Wednesday, April 29, 2009
Love, Children, Books
I'm reading a book that kept me up until after 11 last night, which is quite a feat since I get up at 5 (and, actually the big cat woke me up at 4:15 and I didn't get back to sleep this morning).
Anyway, the book is not a thriller. The title is Love and Other Impossible Pursuits and it's by Ayelet Waldman. It's about a woman whose baby died and she tries to deal with her husband, her stepson and figure out if she can survive. And it isn't morbid or even depressing, which makes no sense. I was really enjoying the voice and the story when I began to fear the book would take a turn.
The details about the death of the baby are fed to the reader slowly, and about half way through I got worried because I didn't want it to become a lesson in the dangers of bringing the baby into a parent's bed. The baby died in bed with the main character.
All three of my children shared my bed when they were infants. I don't know how other mothers do it. I would be lucky to stumble to the crib, pick up the baby and stumble back to bed. Lie on my side, let the baby latch on. If the baby was soaked all the way through, I would change his diaper, or prod Earl and ask him to do it. I can't imagine forcing myself to sit in a rocking chair to nurse, or, even more of a challenge, going downstairs to warm up a bottle, coming back, feeding the baby, putting her back in her bed. Yikes!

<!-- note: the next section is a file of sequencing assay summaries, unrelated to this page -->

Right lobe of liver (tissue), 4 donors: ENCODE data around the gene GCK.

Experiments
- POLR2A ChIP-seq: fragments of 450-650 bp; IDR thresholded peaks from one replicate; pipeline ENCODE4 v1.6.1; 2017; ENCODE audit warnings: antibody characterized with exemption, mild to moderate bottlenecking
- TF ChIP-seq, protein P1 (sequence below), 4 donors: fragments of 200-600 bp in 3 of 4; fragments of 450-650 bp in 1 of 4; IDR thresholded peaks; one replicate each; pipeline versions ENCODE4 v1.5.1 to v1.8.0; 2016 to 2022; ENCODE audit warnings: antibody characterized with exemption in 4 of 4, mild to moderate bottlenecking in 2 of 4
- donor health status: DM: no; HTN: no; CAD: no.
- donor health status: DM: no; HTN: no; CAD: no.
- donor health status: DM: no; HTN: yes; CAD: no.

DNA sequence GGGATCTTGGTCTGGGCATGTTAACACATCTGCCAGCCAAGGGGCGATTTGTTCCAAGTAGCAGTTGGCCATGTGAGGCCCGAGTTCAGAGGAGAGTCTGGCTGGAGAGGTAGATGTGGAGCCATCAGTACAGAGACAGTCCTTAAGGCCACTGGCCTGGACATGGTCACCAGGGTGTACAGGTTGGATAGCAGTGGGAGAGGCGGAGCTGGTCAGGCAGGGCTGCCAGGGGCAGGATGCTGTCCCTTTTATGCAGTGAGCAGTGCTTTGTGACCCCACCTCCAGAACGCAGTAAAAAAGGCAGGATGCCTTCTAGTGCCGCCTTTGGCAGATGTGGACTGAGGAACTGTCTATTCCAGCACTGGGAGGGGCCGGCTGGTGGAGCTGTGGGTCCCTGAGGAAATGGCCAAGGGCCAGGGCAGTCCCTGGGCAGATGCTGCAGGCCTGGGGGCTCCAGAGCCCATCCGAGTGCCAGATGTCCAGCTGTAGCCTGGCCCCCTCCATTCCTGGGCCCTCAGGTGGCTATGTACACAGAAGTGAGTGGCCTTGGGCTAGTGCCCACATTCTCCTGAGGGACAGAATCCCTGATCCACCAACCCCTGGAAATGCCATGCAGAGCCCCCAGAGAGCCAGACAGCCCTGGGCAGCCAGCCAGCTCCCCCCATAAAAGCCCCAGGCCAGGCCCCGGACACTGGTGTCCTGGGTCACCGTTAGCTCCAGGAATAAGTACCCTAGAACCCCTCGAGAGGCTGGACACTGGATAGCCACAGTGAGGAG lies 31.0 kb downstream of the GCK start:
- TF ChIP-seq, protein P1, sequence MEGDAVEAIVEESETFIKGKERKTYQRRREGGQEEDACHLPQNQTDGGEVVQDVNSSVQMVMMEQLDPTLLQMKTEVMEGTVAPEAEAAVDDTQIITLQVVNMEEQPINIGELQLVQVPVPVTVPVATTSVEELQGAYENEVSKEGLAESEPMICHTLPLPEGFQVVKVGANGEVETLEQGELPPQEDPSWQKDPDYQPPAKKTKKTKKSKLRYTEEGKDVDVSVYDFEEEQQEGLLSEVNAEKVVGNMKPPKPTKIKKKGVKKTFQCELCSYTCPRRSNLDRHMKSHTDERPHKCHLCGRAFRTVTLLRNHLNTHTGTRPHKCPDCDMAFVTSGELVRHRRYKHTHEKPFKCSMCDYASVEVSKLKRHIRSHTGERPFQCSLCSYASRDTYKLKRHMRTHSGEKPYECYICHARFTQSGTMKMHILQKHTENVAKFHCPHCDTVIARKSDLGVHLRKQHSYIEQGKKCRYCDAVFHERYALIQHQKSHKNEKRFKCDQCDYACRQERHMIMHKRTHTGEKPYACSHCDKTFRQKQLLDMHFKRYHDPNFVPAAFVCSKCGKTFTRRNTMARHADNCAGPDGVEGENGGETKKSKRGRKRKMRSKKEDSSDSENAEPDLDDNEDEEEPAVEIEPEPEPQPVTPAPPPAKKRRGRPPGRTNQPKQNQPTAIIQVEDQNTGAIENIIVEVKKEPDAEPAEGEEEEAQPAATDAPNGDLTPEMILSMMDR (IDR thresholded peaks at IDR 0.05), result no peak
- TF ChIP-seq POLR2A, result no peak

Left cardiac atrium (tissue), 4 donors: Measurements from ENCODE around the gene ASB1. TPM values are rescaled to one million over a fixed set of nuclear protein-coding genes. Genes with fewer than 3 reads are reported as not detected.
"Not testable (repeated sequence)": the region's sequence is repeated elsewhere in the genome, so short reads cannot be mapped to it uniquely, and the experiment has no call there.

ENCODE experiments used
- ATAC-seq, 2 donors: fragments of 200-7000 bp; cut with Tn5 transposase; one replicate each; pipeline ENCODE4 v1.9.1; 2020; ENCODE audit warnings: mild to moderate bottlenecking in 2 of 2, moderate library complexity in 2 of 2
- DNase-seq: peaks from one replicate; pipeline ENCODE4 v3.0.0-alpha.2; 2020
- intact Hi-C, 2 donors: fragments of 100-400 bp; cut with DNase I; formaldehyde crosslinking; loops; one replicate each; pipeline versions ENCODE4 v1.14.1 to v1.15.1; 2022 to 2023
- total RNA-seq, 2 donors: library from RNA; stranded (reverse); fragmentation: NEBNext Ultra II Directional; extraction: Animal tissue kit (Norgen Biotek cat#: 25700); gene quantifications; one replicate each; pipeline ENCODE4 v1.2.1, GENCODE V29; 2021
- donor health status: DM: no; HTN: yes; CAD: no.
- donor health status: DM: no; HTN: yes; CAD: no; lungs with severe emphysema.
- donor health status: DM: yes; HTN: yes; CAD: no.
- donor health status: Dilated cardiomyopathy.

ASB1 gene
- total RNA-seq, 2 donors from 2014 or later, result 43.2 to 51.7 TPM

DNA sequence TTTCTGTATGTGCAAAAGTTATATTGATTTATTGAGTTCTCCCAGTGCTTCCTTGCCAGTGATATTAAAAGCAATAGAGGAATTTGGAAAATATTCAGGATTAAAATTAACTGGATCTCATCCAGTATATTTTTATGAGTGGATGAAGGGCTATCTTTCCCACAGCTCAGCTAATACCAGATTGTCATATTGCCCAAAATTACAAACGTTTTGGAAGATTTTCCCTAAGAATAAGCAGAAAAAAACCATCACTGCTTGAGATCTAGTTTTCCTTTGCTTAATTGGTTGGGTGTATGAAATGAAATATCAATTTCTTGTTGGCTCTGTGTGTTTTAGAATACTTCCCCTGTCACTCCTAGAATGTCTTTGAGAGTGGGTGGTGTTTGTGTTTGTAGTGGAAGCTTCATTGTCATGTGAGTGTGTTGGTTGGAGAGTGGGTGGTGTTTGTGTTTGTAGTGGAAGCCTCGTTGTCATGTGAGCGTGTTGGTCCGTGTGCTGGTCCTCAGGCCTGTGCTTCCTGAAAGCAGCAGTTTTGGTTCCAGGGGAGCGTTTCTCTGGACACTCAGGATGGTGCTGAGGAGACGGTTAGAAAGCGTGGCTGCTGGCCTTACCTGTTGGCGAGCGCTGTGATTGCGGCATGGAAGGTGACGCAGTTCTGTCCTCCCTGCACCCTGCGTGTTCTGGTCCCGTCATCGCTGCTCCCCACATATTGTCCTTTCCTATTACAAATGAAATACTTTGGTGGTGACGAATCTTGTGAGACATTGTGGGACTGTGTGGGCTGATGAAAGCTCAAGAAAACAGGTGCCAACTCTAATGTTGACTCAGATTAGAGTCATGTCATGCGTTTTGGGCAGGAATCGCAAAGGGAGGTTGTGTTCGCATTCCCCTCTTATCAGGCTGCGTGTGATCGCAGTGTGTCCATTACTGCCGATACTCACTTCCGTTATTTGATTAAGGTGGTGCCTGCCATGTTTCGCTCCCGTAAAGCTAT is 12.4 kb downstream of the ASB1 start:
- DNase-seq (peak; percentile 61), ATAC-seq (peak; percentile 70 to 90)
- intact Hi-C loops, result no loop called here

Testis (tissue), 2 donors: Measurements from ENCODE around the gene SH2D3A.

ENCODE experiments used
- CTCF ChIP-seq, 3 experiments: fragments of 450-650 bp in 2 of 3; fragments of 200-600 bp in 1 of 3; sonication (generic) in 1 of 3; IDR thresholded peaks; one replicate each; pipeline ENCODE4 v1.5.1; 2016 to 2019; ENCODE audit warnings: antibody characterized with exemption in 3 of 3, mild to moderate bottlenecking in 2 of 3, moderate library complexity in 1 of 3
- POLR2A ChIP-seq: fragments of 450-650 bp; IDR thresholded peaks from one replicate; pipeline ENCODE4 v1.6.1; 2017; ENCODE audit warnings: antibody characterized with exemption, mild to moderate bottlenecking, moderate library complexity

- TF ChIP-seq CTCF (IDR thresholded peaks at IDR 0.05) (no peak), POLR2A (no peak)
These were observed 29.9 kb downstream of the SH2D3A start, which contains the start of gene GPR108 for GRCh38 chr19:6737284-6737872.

With my first, I was probably more paranoid about hurting her or rolling onto her. I remember that I would be careful to aim my breath away from her face so she wouldn't get my exhaled carbon dioxide.
Co-sleeping does have its drawbacks. I can't tell you the number of times I would wake up and throw back the covers and say, "Where's the baby?" Of course, those were times when the baby wasn't in bed with us.
And, co-sleeping let my children be comfortable joining us whenever they were scared or just wanted some cuddle time when they got older. One of my favorite memories is of my middle son. I would hear his footsteps as he ran from his room, across the landing and then dived onto the bed. He was blond then and we teased him that his feet were square. Thum, thum, thum, thum, dive. I tried to imagine him waking up in the bottom of the bunk bed and getting up the nerve to brave the dark landing before he leaped into bed between me and my husband.
I should think about these memories more often. They might help me get through these teenage years.
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